Njarðarson , McGrath, Bartlett, Sittihan. ACIEE, 2009, EarlyView. DOI: 10.1002/anie.200903347.
It’s back! Twice in as many weeks, too, as KC has decided to drop the details on his many syntheses of platensimycin and platensin into a full JACS paper. However, I’ve spent enough time looking at his work in this area, so it’s a pleasure to examine this synthesis by Jon Njarðarson of Cornell. I should point out that I don’t feel that this is necessarily the best route, but it’s got some damn smart chemistry in it, so what more do you want?
The first bit of chemistry to catch my eye was his use of Molander’s ‘BeeEffThreeKay salts’ (or at least that’s what I call ‘em). I’d be remiss not to mention them for two reasons – 1) my lab-mate Keith worked on these for his post-doc, and 2) it’s pretty smart stuff, and a lot nicer to work with than boronic acids. Sure, sometimes one can use boronic esters directly, or even use disiamyl-boranes (like I did in my PhD), but these salts are a more stable way to go. There is some concern that they can let-go of a bit of HF (and are often delivered in plastic pots), but you’ve really gotta maltreat them to provoke that kind of reaction.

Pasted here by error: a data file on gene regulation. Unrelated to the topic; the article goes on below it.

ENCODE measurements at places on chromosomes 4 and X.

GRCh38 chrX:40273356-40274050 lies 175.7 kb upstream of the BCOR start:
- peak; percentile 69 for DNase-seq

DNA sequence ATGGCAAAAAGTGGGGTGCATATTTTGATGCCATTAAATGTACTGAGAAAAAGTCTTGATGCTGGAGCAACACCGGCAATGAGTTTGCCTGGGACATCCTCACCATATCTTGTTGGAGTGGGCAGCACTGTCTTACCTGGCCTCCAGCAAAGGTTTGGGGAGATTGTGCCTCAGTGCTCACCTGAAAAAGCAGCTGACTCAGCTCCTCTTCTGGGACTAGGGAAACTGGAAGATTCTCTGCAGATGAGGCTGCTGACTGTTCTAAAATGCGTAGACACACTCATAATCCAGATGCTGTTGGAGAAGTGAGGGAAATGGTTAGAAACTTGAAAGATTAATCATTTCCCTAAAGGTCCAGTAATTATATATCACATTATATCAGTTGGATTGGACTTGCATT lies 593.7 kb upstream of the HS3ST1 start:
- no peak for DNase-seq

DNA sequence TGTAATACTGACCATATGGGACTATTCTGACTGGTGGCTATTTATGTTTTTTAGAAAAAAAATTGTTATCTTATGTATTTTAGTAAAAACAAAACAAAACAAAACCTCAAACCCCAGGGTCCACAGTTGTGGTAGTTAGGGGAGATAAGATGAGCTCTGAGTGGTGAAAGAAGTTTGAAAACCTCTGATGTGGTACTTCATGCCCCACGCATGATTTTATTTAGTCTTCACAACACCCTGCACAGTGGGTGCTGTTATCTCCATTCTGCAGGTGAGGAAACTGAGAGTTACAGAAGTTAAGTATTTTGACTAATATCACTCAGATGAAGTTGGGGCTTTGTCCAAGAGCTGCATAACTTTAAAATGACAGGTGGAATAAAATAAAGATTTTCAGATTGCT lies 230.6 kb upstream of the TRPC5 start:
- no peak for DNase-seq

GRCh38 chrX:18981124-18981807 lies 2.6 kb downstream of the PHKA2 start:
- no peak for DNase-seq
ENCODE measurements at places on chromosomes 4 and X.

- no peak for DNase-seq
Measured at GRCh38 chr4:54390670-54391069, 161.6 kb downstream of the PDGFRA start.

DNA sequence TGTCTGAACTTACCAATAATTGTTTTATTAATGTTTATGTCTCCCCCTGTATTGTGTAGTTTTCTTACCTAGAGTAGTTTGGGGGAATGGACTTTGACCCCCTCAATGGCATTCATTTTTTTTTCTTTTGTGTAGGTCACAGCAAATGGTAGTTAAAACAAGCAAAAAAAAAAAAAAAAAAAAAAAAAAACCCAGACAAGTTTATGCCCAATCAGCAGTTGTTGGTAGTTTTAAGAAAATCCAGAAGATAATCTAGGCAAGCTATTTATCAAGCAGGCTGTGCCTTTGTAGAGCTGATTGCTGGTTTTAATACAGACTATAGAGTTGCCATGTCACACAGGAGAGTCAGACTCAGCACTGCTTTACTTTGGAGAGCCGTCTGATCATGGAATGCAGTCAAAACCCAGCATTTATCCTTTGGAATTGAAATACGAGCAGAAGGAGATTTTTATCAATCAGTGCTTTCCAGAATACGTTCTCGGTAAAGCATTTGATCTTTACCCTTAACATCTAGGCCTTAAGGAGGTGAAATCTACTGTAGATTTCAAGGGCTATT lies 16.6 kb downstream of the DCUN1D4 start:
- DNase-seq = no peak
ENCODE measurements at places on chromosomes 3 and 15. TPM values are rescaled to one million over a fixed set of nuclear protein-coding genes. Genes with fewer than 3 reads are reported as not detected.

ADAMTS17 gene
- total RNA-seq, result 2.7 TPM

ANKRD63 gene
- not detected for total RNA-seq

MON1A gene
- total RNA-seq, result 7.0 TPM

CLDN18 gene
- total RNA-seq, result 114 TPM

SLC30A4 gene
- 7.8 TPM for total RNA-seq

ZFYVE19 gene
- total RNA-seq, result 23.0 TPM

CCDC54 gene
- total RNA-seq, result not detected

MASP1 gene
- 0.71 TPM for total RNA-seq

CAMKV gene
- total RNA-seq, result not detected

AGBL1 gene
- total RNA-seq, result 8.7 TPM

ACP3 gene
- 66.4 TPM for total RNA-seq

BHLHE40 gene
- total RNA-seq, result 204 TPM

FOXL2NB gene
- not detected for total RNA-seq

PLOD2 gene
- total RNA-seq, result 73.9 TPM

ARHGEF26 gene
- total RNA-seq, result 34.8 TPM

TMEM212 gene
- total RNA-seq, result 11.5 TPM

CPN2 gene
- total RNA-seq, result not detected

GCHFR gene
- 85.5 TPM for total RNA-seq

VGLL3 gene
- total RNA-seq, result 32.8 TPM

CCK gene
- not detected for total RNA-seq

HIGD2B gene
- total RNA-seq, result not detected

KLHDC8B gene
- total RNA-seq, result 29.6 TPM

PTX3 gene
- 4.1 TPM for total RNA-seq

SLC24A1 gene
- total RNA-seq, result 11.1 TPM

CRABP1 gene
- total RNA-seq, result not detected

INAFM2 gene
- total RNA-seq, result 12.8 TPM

This is one of the more impressive implementations of this chemistry I’ve seen, as sp3-aryl couplings aren’t the easiest chemistry even with ‘normal’ Suzuki conditions. However, Njarðarson has achieved a decent yield here with pretty respectable catalysis. </salespitch>
Sweet as that was, it wasn’t Njarðarson’s chemistry – this is. What we’ve got here is a neat, selective epoxidation of an alkene and rearrangement of the allylic system to give a DHP. More on this methodology here. The use of the trityl hydroperoxide was key to the regioselectivity of the nucleophilic epoxidation – more about that in this JACS by John Porco.
With that tricyclic system in place, a bit of reduction installed a further stereocenter, and left the group ready to perform a radical reaction to close the final ring in the core. However, in the earlier work the group did, no product could be found. They tried a few simple structural modifications to bring the prospective partners closer together, but to no avail. This is an unfortunate problem with radical chemistry – if the reaction decides not to work, switching reagents rarely works. Often the only solution is to change the substrate, but in target-oriented synthesis, this is not only a synthetic bastard, but a bit more ‘diversity’ oriented.
Luckily, the group had a further idea on how to do this – switch to an ionic reaction, and try that way. First they had to prepare the desired functionality, requiring silyl protection on the phenol. Using a little triethyl silane and a more exotic borane (which looks pretty pokey!), they achieved both removal of the methyl ether and reprotection. Cool chemistry – more here. Now set to go, a high-temperature deprotection produced a species with plenty nucleophilcity to spare, closing on the primary tosylate to give the desired ring, converging with literature synthesis to finish a formal synthesis.
Now, who hasn’t learnt something neat (put you hand down, Milkshake…)